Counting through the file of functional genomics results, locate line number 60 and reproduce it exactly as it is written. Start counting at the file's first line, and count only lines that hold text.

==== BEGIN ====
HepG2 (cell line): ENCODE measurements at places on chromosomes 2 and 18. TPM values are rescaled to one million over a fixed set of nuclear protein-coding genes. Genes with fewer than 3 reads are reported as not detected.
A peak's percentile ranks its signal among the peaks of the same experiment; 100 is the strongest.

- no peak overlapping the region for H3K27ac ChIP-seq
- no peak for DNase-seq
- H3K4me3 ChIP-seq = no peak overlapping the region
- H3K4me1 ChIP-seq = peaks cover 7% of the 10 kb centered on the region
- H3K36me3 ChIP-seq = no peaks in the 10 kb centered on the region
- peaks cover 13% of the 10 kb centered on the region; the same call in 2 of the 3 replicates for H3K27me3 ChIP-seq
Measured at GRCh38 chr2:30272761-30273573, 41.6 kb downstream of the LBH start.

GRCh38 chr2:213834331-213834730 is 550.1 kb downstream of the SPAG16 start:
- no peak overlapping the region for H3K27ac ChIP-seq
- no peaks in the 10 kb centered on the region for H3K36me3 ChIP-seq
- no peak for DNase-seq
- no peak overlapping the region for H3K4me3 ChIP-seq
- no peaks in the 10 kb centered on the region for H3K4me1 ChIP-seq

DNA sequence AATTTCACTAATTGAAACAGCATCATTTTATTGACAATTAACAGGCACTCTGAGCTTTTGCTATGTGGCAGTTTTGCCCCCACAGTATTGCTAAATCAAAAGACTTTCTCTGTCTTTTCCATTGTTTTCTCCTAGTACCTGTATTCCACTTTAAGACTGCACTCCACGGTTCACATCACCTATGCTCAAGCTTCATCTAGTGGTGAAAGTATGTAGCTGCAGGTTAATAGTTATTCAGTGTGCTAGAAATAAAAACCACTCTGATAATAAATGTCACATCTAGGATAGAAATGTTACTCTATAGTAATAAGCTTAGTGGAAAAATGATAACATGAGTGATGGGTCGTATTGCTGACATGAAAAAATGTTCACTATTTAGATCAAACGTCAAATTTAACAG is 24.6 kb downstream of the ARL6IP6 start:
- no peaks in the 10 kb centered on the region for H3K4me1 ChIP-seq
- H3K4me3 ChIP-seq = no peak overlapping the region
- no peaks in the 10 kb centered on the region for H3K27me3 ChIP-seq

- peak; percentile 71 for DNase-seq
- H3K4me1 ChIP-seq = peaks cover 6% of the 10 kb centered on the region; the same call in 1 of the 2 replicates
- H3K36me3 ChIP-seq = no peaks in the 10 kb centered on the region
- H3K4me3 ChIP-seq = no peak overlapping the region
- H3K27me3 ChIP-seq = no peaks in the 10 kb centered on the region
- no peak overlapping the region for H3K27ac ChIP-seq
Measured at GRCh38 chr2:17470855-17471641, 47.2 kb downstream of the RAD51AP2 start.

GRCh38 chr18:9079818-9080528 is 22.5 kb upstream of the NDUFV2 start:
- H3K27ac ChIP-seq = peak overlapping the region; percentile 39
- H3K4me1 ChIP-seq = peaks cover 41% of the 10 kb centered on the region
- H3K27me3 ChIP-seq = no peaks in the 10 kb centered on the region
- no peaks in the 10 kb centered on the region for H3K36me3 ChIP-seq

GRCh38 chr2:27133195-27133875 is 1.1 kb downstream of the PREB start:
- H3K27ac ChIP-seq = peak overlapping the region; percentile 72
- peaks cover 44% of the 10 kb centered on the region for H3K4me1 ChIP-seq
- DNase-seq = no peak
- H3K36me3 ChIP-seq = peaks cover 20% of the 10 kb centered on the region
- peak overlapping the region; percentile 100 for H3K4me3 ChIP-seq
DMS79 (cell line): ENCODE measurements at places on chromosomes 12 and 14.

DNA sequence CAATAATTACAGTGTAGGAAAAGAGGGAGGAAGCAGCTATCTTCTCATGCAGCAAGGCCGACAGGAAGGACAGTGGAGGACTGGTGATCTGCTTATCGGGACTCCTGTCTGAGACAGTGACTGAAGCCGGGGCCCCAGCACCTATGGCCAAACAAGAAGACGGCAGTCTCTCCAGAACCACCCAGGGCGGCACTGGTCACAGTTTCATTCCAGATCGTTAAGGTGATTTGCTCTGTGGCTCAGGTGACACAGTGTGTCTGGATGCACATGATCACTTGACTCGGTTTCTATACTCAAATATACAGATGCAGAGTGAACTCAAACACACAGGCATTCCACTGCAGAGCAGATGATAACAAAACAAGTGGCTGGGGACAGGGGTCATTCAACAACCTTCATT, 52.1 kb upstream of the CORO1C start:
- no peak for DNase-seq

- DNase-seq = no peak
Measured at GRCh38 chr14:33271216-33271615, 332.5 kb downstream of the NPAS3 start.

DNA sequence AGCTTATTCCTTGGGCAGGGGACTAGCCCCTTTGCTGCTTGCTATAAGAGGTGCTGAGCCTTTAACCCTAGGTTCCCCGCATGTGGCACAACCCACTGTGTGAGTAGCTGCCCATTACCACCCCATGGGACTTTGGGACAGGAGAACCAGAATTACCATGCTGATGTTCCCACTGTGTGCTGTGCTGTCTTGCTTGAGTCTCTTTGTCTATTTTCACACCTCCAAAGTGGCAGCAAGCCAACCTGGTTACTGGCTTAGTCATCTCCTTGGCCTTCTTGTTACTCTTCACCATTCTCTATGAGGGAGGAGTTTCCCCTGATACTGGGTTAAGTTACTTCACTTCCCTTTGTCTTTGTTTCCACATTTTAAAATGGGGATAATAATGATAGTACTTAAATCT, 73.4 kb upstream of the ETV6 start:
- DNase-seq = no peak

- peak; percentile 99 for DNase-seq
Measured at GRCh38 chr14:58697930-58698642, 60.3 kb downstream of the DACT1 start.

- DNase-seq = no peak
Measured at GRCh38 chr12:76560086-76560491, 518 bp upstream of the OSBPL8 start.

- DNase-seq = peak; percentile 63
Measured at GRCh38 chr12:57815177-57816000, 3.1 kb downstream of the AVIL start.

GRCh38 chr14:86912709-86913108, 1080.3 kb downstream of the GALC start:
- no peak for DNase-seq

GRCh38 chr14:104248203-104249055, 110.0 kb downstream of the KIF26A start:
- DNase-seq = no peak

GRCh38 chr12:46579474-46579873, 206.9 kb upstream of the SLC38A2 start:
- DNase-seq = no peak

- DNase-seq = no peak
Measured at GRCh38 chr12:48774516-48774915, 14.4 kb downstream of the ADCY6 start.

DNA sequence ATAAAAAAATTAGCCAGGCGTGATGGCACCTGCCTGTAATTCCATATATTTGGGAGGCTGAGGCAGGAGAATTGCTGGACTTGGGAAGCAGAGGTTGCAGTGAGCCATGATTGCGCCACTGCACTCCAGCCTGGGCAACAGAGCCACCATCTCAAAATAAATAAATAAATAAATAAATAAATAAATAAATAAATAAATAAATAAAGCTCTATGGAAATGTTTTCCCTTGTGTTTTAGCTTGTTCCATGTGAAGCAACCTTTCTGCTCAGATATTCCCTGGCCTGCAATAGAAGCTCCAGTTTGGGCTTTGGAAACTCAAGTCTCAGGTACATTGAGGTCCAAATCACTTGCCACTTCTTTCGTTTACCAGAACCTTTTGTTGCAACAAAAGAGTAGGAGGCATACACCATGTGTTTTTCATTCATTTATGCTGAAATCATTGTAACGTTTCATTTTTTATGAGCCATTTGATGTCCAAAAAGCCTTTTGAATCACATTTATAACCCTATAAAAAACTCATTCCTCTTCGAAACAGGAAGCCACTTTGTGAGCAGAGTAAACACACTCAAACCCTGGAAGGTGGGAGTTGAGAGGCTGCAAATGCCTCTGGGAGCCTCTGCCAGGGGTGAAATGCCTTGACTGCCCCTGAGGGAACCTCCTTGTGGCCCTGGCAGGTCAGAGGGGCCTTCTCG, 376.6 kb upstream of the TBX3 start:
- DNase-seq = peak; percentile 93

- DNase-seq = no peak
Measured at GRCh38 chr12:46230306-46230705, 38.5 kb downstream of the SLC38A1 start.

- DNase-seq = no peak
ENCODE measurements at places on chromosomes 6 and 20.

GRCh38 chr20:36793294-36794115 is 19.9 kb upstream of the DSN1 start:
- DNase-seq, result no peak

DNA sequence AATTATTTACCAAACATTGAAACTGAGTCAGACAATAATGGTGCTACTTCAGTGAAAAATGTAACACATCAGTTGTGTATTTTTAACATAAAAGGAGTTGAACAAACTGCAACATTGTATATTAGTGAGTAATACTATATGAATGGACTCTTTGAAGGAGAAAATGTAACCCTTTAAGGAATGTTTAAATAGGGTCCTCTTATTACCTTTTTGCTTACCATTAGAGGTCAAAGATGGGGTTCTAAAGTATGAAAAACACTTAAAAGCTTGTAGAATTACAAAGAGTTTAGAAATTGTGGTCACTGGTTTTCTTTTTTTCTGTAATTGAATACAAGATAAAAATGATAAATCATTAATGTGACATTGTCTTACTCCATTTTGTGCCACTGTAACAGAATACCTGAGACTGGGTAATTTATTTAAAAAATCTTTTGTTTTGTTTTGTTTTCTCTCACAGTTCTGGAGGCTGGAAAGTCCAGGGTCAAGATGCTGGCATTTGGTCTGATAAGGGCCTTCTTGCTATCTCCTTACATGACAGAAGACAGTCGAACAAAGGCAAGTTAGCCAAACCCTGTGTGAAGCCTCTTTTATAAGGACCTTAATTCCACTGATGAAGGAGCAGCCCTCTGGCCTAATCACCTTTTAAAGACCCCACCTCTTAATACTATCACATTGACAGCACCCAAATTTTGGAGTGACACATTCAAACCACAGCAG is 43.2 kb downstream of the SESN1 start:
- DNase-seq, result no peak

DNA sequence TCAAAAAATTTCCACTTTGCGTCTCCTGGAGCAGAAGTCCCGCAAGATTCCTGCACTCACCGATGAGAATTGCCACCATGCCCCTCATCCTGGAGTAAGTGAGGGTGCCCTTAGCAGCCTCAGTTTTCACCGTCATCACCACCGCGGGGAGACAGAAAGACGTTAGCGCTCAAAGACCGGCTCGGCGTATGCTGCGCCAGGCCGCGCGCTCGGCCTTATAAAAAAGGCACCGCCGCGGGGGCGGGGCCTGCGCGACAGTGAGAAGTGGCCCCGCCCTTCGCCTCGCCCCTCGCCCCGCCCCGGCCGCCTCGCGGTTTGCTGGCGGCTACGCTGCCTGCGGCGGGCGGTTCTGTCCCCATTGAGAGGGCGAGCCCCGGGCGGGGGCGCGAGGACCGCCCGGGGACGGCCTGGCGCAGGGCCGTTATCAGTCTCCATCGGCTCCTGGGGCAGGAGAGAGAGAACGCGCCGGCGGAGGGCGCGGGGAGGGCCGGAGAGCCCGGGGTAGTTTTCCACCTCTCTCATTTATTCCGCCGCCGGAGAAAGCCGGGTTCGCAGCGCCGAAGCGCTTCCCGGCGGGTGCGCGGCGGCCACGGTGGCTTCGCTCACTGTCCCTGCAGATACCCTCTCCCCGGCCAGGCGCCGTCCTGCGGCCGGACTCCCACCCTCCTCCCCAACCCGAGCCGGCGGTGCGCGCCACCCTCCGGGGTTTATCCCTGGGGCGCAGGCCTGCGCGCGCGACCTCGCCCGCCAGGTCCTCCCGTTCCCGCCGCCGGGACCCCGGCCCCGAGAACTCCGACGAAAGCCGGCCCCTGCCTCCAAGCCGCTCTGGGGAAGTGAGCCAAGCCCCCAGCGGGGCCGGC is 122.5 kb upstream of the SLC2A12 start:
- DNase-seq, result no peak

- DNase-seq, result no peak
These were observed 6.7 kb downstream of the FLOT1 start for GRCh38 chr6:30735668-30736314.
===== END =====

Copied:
- DNase-seq = peak; percentile 93